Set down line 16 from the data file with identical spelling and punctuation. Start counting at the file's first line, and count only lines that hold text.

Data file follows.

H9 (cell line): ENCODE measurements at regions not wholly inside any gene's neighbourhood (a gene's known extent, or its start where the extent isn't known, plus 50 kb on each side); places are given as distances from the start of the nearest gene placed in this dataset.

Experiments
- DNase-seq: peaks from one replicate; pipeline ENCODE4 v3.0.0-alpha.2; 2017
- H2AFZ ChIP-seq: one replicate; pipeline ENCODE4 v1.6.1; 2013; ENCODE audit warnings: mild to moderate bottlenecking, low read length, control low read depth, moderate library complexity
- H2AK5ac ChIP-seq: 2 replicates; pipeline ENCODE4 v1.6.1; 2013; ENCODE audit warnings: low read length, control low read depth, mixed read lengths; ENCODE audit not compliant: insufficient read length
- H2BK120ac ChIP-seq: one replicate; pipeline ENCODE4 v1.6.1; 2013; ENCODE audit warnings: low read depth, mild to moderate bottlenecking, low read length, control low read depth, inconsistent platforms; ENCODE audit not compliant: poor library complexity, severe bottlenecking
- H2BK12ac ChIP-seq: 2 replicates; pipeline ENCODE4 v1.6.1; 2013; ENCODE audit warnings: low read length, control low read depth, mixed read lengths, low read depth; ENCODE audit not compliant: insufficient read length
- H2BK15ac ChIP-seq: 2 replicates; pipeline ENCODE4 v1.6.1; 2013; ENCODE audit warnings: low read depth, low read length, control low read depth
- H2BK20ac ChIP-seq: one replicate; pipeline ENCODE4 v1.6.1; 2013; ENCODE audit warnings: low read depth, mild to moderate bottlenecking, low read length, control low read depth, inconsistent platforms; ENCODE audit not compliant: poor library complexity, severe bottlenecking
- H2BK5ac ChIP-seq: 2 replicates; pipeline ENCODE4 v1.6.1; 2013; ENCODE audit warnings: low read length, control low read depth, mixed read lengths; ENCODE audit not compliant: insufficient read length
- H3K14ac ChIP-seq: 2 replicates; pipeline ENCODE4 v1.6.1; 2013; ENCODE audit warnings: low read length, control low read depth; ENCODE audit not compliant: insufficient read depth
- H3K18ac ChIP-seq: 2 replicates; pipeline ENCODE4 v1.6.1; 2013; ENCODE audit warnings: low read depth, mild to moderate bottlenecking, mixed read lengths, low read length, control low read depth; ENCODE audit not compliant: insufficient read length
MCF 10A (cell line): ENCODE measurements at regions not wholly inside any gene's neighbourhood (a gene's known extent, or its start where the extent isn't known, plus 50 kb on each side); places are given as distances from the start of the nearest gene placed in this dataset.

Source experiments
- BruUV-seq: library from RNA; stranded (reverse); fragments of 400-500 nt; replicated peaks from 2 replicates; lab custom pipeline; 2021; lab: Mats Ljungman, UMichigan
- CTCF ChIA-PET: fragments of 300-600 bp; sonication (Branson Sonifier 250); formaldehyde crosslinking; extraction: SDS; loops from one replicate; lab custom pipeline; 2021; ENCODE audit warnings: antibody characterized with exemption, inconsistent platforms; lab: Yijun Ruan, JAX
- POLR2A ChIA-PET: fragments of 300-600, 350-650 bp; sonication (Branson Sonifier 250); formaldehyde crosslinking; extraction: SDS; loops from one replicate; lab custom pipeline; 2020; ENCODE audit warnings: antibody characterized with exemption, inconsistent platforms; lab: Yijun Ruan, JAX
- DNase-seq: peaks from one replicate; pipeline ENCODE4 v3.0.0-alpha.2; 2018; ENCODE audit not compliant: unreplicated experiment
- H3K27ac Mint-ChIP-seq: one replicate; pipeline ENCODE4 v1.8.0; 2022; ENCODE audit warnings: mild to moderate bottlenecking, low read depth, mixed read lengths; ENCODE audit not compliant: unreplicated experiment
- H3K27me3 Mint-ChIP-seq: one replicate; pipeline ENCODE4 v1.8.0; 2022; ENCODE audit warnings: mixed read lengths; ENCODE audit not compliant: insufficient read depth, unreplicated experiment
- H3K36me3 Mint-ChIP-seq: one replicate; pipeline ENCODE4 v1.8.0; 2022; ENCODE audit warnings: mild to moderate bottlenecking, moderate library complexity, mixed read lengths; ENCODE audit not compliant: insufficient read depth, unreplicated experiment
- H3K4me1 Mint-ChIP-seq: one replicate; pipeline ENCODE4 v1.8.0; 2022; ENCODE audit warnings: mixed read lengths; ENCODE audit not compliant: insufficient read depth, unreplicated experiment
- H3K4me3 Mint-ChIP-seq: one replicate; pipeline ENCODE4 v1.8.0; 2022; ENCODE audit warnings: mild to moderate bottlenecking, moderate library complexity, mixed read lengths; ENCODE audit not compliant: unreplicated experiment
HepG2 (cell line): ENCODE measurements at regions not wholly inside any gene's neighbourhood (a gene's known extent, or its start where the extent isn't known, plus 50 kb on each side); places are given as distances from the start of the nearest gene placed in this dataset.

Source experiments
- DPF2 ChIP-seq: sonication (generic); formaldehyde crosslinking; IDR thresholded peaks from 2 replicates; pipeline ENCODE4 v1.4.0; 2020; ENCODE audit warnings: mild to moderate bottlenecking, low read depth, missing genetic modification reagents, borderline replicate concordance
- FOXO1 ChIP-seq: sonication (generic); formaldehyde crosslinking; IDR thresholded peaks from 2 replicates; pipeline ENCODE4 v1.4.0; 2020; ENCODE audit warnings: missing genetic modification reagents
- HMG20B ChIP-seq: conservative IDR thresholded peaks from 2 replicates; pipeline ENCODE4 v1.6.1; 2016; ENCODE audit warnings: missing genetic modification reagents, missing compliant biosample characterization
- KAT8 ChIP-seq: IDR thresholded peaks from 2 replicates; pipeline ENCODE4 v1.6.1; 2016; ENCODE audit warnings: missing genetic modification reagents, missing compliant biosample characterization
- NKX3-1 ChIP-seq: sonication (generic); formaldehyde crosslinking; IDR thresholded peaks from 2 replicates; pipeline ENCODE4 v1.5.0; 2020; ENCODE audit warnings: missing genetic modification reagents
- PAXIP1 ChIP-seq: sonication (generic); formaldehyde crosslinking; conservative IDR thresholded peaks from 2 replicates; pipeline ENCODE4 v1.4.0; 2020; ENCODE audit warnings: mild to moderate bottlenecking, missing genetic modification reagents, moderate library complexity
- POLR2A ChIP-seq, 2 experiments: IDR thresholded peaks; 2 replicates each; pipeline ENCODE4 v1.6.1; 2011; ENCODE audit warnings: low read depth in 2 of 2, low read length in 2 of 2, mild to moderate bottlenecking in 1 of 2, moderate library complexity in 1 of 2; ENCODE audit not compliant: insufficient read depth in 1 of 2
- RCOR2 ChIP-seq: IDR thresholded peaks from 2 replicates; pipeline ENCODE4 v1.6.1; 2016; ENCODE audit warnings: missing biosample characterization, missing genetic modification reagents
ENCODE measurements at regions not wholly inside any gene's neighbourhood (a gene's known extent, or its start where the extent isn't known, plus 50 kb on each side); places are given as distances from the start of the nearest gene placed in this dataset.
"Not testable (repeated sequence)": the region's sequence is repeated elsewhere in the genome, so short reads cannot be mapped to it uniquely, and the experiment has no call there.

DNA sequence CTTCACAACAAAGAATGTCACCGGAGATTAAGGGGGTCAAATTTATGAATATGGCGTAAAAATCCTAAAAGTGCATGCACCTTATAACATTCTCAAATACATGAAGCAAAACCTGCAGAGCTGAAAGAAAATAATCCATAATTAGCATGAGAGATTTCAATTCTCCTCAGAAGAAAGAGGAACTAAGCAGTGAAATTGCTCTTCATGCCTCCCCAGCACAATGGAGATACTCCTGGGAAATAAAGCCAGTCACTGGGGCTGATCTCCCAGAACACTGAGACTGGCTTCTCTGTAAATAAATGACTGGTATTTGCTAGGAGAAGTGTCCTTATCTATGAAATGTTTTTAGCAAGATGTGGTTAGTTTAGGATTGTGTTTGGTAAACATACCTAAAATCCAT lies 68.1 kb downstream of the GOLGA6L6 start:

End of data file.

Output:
- CTCF ChIA-PET: fragments of 300-600 bp; sonication (Branson Sonifier 250); formaldehyde crosslinking; extraction: SDS; loops from one replicate; lab custom pipeline; 2021; ENCODE audit warnings: antibody characterized with exemption, inconsistent platforms; lab: Yijun Ruan, JAX